As of 2010, the most known and used distributed version control systems (DVCS) are git, mercurial (hg), bazaar (bzr), and darcs. This page aims at explaining what sets darcs apart from the three other systems.

To put it shortly, git/hg/bzr on one hand, and darcs on the other hand, are two families of DVCS based on different principles.

No chronological history

The fundamental difference is that git/hg/bzr maintain a chronological order in the changes of the repository. With those systems, a change depends on the previous one in time, that in turn depends on its previous one, and so forth. So a merge does not forget about that chronological order, it just combines lines of development by gluing them into “merge points” precisely located in time.

This does not mean that they are bad distributed systems: they are indeed distributed in the sense that they are very good at merging two concurrent lines of development of a same project (also known as branches).

On the other hand, darcs manipulates patches instead of chronological revisions, so darcs maintains a more fine-grained order on changes, that could be called “patches dependencies”.

The consequence is that darcs ignores the very concepts of branches and merges. From the user point of view, branches and merges still exist: every repository is a branch, and every transmission of patches between two repository is a merge. But what happens is that these merges are silent and do not need extra user input, nor do they appear in the history. More generally, there is no branch administration, which explains why darcs has a smaller set of commands than git, hg and bzr.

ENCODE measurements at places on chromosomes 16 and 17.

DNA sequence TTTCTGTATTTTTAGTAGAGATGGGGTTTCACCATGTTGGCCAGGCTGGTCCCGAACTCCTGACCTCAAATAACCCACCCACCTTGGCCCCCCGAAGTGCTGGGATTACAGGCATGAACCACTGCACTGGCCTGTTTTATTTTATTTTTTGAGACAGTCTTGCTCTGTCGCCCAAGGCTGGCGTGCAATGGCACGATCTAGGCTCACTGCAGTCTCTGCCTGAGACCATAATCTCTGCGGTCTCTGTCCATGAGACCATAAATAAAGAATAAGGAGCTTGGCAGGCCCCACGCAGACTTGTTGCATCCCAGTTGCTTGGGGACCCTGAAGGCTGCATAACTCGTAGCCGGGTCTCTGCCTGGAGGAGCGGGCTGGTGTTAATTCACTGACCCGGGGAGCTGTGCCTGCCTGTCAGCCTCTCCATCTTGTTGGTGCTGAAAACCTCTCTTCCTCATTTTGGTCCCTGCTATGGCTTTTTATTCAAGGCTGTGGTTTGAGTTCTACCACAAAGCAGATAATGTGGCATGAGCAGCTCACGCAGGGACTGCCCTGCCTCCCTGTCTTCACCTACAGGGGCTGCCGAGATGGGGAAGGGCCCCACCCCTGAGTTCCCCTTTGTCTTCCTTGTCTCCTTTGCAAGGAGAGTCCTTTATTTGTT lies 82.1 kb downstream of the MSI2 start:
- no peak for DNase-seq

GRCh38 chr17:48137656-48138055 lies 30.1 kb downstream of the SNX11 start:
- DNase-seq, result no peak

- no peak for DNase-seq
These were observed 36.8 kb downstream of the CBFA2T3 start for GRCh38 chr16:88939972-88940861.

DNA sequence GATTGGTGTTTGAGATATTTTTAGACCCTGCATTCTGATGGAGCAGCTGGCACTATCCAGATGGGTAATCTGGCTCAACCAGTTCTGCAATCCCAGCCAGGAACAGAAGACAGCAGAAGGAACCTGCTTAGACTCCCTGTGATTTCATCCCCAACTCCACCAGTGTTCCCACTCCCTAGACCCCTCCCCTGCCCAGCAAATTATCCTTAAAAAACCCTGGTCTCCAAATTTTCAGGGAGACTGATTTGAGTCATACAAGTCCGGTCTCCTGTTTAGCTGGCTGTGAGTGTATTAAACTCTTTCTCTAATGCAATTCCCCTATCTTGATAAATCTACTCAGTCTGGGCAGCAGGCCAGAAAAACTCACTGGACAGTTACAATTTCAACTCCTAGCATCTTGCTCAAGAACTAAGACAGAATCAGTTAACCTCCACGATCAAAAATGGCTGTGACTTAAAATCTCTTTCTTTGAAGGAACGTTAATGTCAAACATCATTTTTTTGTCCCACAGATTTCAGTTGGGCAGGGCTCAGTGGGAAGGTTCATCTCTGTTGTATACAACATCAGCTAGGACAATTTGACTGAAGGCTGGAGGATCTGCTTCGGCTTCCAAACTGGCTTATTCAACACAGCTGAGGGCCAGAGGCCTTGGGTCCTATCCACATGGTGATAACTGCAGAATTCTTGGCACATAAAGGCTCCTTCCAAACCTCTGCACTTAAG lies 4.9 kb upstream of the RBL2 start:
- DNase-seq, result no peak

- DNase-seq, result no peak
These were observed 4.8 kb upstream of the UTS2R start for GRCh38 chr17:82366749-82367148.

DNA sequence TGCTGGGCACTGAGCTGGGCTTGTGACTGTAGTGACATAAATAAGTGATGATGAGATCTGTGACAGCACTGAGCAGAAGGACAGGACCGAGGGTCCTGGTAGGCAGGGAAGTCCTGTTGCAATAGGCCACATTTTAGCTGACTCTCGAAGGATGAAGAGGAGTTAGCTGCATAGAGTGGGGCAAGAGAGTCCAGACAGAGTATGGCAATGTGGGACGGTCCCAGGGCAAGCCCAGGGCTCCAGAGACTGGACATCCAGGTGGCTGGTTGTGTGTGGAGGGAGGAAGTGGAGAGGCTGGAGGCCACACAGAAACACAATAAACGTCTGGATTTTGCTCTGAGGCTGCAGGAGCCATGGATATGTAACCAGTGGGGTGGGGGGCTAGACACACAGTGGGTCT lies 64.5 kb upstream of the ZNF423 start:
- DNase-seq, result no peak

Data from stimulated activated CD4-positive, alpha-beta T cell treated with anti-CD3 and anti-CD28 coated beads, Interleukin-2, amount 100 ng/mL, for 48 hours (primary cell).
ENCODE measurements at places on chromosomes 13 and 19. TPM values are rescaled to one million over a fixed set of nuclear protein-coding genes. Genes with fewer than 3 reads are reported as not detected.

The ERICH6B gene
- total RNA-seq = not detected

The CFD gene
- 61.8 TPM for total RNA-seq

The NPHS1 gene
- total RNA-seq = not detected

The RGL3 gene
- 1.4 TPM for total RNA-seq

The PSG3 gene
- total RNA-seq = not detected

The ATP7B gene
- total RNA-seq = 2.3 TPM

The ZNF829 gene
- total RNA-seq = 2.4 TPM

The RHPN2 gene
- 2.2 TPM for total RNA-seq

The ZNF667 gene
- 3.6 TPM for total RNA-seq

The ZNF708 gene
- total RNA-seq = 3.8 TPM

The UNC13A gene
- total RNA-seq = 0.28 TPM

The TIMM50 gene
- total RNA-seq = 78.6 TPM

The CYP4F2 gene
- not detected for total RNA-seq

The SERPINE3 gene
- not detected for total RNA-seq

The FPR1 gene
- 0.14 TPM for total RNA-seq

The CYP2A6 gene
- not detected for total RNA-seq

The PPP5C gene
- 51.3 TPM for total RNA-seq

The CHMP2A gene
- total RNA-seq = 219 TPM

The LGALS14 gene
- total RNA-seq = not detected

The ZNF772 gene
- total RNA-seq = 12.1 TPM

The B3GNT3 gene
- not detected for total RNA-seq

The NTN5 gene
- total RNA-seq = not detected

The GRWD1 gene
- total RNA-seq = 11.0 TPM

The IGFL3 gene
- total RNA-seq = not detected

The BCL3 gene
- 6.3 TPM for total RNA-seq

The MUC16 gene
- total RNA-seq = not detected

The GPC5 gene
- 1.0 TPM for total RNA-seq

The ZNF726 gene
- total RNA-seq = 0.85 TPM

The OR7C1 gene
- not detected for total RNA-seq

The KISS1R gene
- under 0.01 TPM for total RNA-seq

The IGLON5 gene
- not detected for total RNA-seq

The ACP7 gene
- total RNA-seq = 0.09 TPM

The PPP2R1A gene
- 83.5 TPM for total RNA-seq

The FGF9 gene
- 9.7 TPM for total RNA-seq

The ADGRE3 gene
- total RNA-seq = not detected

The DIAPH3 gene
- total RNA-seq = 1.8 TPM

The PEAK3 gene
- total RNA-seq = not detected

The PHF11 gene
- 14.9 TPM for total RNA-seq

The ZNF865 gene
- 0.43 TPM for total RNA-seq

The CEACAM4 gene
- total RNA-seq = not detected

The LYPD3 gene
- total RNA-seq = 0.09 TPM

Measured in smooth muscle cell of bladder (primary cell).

To see that difference, do the following steps in git, hg, bzr or darcs:

  1. initialise a repository in ./parent
  2. create a file file1, and record a change in ./parent
  3. checkout/clone/get ./parent into ./child1
  4. checkout/clone/get ./parent into ./child2
  5. create a file file2 and record this change in ./child1
  6. push the change from ./child1 to ./parent
  7. create a file file3 and record this change in ./child2
  8. push the change from ./child2 to ./parent

The last step require no extra user input in darcs, contrary to git, hg and bzr.

See a video example comparing git to camp, an experimental DVCS of the darcs family.

Too much freedom?

Now, isn’t that too much freedom? Aren’t we losing some kind of safety by getting rid of chronological order?

If you wonder about these questions, keep in mind that DVCS generally seem dangerous at first sight from the point of view of SVN/CVS users. But in practice, DVCS are most often used in a centralised way, that is, there is always a “morally central” repository in projects versionned by git/hg/bzr/darcs.

The same reflexion applies for the darcs approach compared to git/hg/bzr. Most of the time, the “morally central” repository of a project versionned by darcs is used as an incremental-only log of the project. But in the meantime, all developers work with their own repositories, in which darcs’ flexibility with patches is very handy.

Another example of a practical use of darcs is this wiki you are currently looking at, whose backend is simply a darcs repository.

See also